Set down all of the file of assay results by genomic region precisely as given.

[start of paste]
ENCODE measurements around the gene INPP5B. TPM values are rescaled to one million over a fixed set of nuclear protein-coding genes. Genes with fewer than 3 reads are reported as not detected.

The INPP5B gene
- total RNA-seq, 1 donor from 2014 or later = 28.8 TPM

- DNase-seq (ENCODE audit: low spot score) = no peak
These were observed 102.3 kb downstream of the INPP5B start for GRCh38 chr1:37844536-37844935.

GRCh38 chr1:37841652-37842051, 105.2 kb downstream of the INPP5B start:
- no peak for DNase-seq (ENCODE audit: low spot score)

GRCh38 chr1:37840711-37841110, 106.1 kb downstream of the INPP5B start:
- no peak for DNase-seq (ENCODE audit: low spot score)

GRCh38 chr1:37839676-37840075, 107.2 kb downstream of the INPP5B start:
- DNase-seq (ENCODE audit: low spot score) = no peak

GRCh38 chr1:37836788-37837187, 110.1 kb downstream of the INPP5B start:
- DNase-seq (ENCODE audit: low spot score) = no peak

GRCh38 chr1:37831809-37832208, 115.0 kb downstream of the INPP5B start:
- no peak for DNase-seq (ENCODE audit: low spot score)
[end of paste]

ENCODE measurements around the gene INPP5B. TPM values are rescaled to one million over a fixed set of nuclear protein-coding genes. Genes with fewer than 3 reads are reported as not detected.

The INPP5B gene
- total RNA-seq, 1 donor from 2014 or later = 28.8 TPM

- DNase-seq (ENCODE audit: low spot score) = no peak
These were observed 102.3 kb downstream of the INPP5B start for GRCh38 chr1:37844536-37844935.

GRCh38 chr1:37841652-37842051, 105.2 kb downstream of the INPP5B start:
- no peak for DNase-seq (ENCODE audit: low spot score)

GRCh38 chr1:37840711-37841110, 106.1 kb downstream of the INPP5B start:
- no peak for DNase-seq (ENCODE audit: low spot score)

GRCh38 chr1:37839676-37840075, 107.2 kb downstream of the INPP5B start:
- DNase-seq (ENCODE audit: low spot score) = no peak

GRCh38 chr1:37836788-37837187, 110.1 kb downstream of the INPP5B start:
- DNase-seq (ENCODE audit: low spot score) = no peak

GRCh38 chr1:37831809-37832208, 115.0 kb downstream of the INPP5B start:
- no peak for DNase-seq (ENCODE audit: low spot score)